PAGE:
8/18/14 – A video is released on the internet with audio purported to be discussions between Dr. Brian Hooker and CDC senior research scientist and one of the original MMR paper’s authors, Dr. William Thompson. The video claims that Thompson told Hooker in phone conversations that the research team found the association between vaccines and autism, and then changed the parameters of the study to get rid of the association, so they would not have to report it to the public. In the audio Thompson expresses great shame and remorse for “lying” and for going along with what the “higher-ups wanted.” The autism and vaccine injury communities were outraged at the disclosure, and discussions on the matter began to flood the blogesphere and appear on social media under #CDCwhistleblower. More quotes by Thompson are released on the internet. A sample of the Thompson quotes:
Oh my God, I did not believe that we did what we did, but we did. It’s all there… This is the lowest point in my career, that I went along with that paper. I have great shame now when I meet families of kids with autism, because I have been part of the problem. We’ve missed ten years of research because the CDC is so paralyzed right now by anything related to autism. They’re not doing what they should be doing because they’re afraid to look for things that might be associated.
8/25/14 – CDC releases a statement on their web site confirming that the study parameters were changed and that there were two sets of children studied. One was all the children initially recruited for the study, the other was a subset of children who had Georgia birth certificates. The statement also confirmed that a higher association was found between MMR and autism in children given the vaccine before the age of 3.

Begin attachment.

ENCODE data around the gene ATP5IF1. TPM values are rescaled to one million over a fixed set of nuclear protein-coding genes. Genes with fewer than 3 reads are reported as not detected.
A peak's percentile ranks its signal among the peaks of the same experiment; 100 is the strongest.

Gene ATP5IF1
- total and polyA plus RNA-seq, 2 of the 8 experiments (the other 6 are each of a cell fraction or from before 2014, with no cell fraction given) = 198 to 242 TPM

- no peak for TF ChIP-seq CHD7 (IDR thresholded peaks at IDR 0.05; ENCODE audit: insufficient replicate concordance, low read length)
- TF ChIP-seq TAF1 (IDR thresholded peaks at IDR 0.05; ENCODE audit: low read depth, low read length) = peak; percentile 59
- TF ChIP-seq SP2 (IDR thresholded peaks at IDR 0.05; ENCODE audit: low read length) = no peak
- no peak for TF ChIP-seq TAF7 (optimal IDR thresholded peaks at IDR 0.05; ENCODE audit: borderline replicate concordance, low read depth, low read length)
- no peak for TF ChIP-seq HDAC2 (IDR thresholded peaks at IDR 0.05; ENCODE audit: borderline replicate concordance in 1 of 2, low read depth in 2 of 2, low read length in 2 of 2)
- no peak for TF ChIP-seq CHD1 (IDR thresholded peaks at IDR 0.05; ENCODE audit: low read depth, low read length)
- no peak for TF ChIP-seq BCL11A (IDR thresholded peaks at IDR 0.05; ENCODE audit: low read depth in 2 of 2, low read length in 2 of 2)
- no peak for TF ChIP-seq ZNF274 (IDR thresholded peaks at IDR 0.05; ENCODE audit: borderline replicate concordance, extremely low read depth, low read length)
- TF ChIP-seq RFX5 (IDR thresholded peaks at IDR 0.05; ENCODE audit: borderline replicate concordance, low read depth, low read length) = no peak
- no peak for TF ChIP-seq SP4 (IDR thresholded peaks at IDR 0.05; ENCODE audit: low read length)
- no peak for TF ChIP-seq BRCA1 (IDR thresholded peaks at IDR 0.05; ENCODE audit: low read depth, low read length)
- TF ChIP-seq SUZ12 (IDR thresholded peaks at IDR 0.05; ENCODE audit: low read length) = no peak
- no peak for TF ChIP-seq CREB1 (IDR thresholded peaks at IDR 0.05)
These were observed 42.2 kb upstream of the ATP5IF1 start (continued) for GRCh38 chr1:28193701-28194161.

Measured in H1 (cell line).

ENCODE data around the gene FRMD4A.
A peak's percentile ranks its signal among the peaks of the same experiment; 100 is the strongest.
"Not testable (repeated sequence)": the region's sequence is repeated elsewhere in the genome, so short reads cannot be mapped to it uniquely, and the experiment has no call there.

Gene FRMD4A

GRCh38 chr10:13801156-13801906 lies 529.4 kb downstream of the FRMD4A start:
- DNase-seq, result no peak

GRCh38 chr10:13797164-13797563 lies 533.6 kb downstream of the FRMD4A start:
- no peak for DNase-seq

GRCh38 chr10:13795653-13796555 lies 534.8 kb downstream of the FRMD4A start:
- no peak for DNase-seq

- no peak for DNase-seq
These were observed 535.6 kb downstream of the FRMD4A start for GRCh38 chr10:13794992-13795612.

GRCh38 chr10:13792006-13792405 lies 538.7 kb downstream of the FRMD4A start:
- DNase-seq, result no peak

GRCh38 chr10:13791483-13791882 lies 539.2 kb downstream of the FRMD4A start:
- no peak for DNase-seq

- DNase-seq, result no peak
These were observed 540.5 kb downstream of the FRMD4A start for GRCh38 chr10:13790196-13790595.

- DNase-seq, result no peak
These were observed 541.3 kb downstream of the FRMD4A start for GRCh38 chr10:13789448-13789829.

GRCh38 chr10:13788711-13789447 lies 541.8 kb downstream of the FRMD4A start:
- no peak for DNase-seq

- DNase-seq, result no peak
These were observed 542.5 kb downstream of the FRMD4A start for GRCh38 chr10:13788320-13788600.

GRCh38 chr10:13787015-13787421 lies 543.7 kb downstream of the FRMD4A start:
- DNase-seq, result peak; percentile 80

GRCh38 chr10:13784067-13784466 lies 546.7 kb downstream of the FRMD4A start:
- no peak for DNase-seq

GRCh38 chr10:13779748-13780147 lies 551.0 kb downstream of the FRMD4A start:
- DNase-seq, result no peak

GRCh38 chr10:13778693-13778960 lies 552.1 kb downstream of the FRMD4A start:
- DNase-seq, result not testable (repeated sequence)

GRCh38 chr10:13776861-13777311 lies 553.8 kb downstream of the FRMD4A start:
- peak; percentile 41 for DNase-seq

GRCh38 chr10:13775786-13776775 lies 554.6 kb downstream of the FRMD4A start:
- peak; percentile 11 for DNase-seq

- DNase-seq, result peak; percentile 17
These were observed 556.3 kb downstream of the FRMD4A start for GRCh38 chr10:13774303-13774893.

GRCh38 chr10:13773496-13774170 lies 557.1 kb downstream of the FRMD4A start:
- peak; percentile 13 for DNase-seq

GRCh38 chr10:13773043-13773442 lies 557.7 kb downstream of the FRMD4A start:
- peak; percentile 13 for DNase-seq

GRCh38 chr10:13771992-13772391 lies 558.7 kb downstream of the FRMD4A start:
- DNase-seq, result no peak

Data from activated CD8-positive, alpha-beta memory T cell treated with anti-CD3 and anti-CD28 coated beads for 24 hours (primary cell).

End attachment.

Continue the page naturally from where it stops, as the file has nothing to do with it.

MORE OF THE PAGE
8/27/14 – Dr. William Thompson releases a statement through his whistleblower attorneys confirming the claims made about him and about the paper. He expresses regret that he and his colleagues omitted statistically significant data on vaccine/autism risk, he confirms that it was he on the audio speaking to Dr. Hooker on the phone, and he states that he is providing information to Congressman Bill Posey and will continue to cooperate with Congress on the matter.
8/27/14 – The Journal Translational Neurodegeneration removes the Hooker article from its web site with the following statement, “This article has been removed from the public domain pending further investigation because the journal and publisher believe that its continued availability could cause public harm. Definitive editorial action will be taken once our investigation is complete.” The Journal then fell under criticism from members of the public who claimed that Translational Neurodegeneration did not follow its own research review policies in removing the article.